HomeMoorestown NewsBringing culinary arts to her community

Bringing culinary arts to her community

The Moorestown Recreation Community Kitchen has been abuzz with activity the past few years, thanks in large part to the efforts of its resident chef Katie Sklarow.

Resident chef at the Moorestown Recreation Community Kitchen Katie Sklarow stands with a tray of homemade dog biscuits baked during one of her Bow Wow Bakery classes.

The Moorestown Recreation Community Kitchen is a shared-use, fully licensed, commercial kitchen facility out of which 160 classes are run each year for both children and adults. However it wasn’t always such an active branch of the recreation building.

It took a 20-year fundraising effort by community volunteers and benefactors before the kitchen, which hadn’t seen rehabilitation since 1926, was made fully operational in 2015.

- Advertisement -

Of course, a fully operational kitchen is only as good as the person running it. That’s where the kitchen’s current resident chef and instructor, Katie Sklarow, came in.

Initially Sklarow was contacted by Moorestown recreation department staffer Cyndi Britton who wanted to bring her in as a volunteer for consulting purposes. Her degree in culinary management made her a good resource when it came to preparing the kitchen to pass health inspections.

“We really couldn’t do anything in the kitchen because it wasn’t county-approved,” said Britton.

When she reached out to her, Sklarow was in the process of completing a culinary arts degree from the Art Institute of Philadelphia while simultaneously working for a handful of families in Moorestown cooking prepared meals out of their kitchens. She had already started making a name for herself in town for her culinary expertise, and Britton thought she was just what the community kitchen needed.

“We got a big grant from the township and I did a lot of the purchasing and reports for the additional equipment we needed,” said Sklarow.

As the kitchen came together, the two began to envision the possibilities of a fully functioning community kitchen.

“We didn’t really know exactly what the view for the kitchen was going to be, we just knew we wanted to teach classes,” said Sklarow. “At the time, I didn’t know that I wanted to teach, my intention was to potentially start doing meals from this kitchen but that turned into me teaching.”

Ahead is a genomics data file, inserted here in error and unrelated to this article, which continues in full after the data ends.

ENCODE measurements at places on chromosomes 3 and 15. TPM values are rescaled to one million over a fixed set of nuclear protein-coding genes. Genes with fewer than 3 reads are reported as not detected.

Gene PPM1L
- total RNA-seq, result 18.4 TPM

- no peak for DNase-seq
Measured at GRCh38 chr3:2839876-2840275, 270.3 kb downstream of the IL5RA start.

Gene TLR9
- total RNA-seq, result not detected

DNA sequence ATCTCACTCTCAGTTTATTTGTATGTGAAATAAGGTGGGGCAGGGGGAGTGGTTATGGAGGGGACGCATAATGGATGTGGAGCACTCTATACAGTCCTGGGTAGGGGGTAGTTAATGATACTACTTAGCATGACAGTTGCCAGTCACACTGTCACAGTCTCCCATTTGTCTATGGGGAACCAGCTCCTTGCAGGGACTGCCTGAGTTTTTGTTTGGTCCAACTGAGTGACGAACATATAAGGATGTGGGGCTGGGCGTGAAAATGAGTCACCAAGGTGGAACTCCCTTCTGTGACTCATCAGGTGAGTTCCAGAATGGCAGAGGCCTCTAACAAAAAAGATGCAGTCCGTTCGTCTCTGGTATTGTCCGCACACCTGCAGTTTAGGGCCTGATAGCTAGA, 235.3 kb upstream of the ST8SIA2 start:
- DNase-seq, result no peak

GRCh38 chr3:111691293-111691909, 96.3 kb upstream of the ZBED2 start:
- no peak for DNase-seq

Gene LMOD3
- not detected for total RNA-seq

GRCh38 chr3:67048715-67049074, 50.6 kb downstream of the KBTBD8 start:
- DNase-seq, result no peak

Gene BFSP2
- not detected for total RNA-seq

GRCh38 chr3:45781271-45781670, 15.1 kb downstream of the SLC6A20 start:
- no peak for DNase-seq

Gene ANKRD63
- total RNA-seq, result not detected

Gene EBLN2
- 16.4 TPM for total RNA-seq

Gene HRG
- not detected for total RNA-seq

The first class she taught was an introduction to baking class in November 2015. As a part-time farmer, Sklarow was also interested in introducing children to healthy cooking with fresh ingredients.

“I’m very into local, sustainable ingredients, and I wanted kids to see that and understand where their food was coming from,” said Sklarow.

She recalls showing a full head of broccoli to a group of children she was cooking for and being surprised none of them could identify what it was before it was cut into individual florets.

Sklarow began to feel a drive to open up a new world for young people.

“It became really important to me. Back then, I was interested in teaching, I just didn’t know it yet. I cared about what these kids thought about their food,” said Sklarow.

“It’s been really interesting watching the kids enjoy healthy eating and vegetables,” said Britton.

Over time, Sklarow and Britton kept expanding the kitchen’s offerings to the public. This past year, Sklarow taught 160 different classes for children and adults, covering a wide variety of topics.

According to Sklarow, class topics are constantly being added or amended based on demand. They keep a “whatever sticks” kind of attitude, and don’t sweat it when a class doesn’t garner much interest.

“We can throw anything at the wall and if it doesn’t run or only has a couple sign-ups, then it’s not a big deal,” said Sklarow.

Her efforts teaching in the kitchen recently caught the attention of the New Jersey Recreation and Park Association, which presented her with an award for excellence in educational and interpretive programming in February.

This summer, Sklarow is preparing for a series of one-week summer camp programs at the recreation center aimed at children grades two through eight ranging in topics from American Cuisine to Classic European Desserts. Parents can sign their children up on a week to week basis at moorestownrec.com.



Stay Connected

- Advertisment -

Current Issue